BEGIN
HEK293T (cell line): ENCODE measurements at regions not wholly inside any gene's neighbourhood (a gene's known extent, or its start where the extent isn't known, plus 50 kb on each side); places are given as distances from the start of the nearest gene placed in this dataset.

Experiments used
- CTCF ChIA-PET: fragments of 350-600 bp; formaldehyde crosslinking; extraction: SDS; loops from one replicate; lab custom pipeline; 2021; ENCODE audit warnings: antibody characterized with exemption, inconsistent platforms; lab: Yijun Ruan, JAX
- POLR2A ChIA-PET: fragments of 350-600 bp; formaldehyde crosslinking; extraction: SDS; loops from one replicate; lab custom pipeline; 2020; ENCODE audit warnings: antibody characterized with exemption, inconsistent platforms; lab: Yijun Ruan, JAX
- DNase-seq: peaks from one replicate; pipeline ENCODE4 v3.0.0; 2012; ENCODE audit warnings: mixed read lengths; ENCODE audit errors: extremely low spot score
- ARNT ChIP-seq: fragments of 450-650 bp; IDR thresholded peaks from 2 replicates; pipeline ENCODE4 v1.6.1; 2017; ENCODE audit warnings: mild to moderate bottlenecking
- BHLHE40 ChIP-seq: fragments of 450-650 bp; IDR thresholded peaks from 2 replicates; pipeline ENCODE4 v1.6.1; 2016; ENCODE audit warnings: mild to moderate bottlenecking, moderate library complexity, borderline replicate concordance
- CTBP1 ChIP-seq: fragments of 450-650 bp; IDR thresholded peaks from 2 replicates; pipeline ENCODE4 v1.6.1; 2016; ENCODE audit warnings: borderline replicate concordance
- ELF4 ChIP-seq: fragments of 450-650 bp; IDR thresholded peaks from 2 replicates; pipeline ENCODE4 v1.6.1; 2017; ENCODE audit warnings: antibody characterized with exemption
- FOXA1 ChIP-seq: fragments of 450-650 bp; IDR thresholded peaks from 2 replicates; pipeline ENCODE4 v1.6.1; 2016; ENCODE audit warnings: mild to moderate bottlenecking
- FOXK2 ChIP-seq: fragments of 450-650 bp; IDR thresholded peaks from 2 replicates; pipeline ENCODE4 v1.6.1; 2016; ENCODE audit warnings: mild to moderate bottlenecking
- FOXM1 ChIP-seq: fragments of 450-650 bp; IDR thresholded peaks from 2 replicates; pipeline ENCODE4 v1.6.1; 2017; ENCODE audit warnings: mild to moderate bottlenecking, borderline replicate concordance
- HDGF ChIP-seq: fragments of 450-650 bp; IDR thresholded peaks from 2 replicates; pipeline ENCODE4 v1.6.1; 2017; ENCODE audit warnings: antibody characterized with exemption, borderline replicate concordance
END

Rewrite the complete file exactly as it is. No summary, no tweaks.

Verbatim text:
HEK293T (cell line): ENCODE measurements at regions not wholly inside any gene's neighbourhood (a gene's known extent, or its start where the extent isn't known, plus 50 kb on each side); places are given as distances from the start of the nearest gene placed in this dataset.

Experiments used
- CTCF ChIA-PET: fragments of 350-600 bp; formaldehyde crosslinking; extraction: SDS; loops from one replicate; lab custom pipeline; 2021; ENCODE audit warnings: antibody characterized with exemption, inconsistent platforms; lab: Yijun Ruan, JAX
- POLR2A ChIA-PET: fragments of 350-600 bp; formaldehyde crosslinking; extraction: SDS; loops from one replicate; lab custom pipeline; 2020; ENCODE audit warnings: antibody characterized with exemption, inconsistent platforms; lab: Yijun Ruan, JAX
- DNase-seq: peaks from one replicate; pipeline ENCODE4 v3.0.0; 2012; ENCODE audit warnings: mixed read lengths; ENCODE audit errors: extremely low spot score
- ARNT ChIP-seq: fragments of 450-650 bp; IDR thresholded peaks from 2 replicates; pipeline ENCODE4 v1.6.1; 2017; ENCODE audit warnings: mild to moderate bottlenecking
- BHLHE40 ChIP-seq: fragments of 450-650 bp; IDR thresholded peaks from 2 replicates; pipeline ENCODE4 v1.6.1; 2016; ENCODE audit warnings: mild to moderate bottlenecking, moderate library complexity, borderline replicate concordance
- CTBP1 ChIP-seq: fragments of 450-650 bp; IDR thresholded peaks from 2 replicates; pipeline ENCODE4 v1.6.1; 2016; ENCODE audit warnings: borderline replicate concordance
- ELF4 ChIP-seq: fragments of 450-650 bp; IDR thresholded peaks from 2 replicates; pipeline ENCODE4 v1.6.1; 2017; ENCODE audit warnings: antibody characterized with exemption
- FOXA1 ChIP-seq: fragments of 450-650 bp; IDR thresholded peaks from 2 replicates; pipeline ENCODE4 v1.6.1; 2016; ENCODE audit warnings: mild to moderate bottlenecking
- FOXK2 ChIP-seq: fragments of 450-650 bp; IDR thresholded peaks from 2 replicates; pipeline ENCODE4 v1.6.1; 2016; ENCODE audit warnings: mild to moderate bottlenecking
- FOXM1 ChIP-seq: fragments of 450-650 bp; IDR thresholded peaks from 2 replicates; pipeline ENCODE4 v1.6.1; 2017; ENCODE audit warnings: mild to moderate bottlenecking, borderline replicate concordance
- HDGF ChIP-seq: fragments of 450-650 bp; IDR thresholded peaks from 2 replicates; pipeline ENCODE4 v1.6.1; 2017; ENCODE audit warnings: antibody characterized with exemption, borderline replicate concordance